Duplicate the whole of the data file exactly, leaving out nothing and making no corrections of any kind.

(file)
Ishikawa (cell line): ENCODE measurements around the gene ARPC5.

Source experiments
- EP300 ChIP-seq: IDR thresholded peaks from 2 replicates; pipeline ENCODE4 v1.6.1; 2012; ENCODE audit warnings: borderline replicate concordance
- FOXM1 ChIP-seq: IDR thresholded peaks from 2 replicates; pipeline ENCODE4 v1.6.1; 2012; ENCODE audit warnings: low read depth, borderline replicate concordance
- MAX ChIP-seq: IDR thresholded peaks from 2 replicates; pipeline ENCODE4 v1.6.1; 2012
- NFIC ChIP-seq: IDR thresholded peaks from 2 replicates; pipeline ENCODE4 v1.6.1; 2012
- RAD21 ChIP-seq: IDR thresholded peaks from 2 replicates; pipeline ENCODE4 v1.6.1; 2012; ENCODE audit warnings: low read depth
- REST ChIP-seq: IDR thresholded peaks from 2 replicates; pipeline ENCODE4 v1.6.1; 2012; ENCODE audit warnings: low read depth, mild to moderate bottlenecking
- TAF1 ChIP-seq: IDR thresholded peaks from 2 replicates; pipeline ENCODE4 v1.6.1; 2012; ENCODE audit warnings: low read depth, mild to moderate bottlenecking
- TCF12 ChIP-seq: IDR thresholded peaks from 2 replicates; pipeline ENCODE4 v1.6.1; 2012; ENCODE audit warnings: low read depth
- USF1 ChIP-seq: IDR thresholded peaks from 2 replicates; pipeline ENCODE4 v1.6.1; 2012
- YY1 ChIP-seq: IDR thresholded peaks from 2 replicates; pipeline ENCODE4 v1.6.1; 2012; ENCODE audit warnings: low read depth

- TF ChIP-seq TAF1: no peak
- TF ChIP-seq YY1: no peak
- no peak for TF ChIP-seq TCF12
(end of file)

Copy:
Ishikawa (cell line): ENCODE measurements around the gene ARPC5.

Source experiments
- EP300 ChIP-seq: IDR thresholded peaks from 2 replicates; pipeline ENCODE4 v1.6.1; 2012; ENCODE audit warnings: borderline replicate concordance
- FOXM1 ChIP-seq: IDR thresholded peaks from 2 replicates; pipeline ENCODE4 v1.6.1; 2012; ENCODE audit warnings: low read depth, borderline replicate concordance
- MAX ChIP-seq: IDR thresholded peaks from 2 replicates; pipeline ENCODE4 v1.6.1; 2012
- NFIC ChIP-seq: IDR thresholded peaks from 2 replicates; pipeline ENCODE4 v1.6.1; 2012
- RAD21 ChIP-seq: IDR thresholded peaks from 2 replicates; pipeline ENCODE4 v1.6.1; 2012; ENCODE audit warnings: low read depth
- REST ChIP-seq: IDR thresholded peaks from 2 replicates; pipeline ENCODE4 v1.6.1; 2012; ENCODE audit warnings: low read depth, mild to moderate bottlenecking
- TAF1 ChIP-seq: IDR thresholded peaks from 2 replicates; pipeline ENCODE4 v1.6.1; 2012; ENCODE audit warnings: low read depth, mild to moderate bottlenecking
- TCF12 ChIP-seq: IDR thresholded peaks from 2 replicates; pipeline ENCODE4 v1.6.1; 2012; ENCODE audit warnings: low read depth
- USF1 ChIP-seq: IDR thresholded peaks from 2 replicates; pipeline ENCODE4 v1.6.1; 2012
- YY1 ChIP-seq: IDR thresholded peaks from 2 replicates; pipeline ENCODE4 v1.6.1; 2012; ENCODE audit warnings: low read depth

- TF ChIP-seq TAF1: no peak
- TF ChIP-seq YY1: no peak
- no peak for TF ChIP-seq TCF12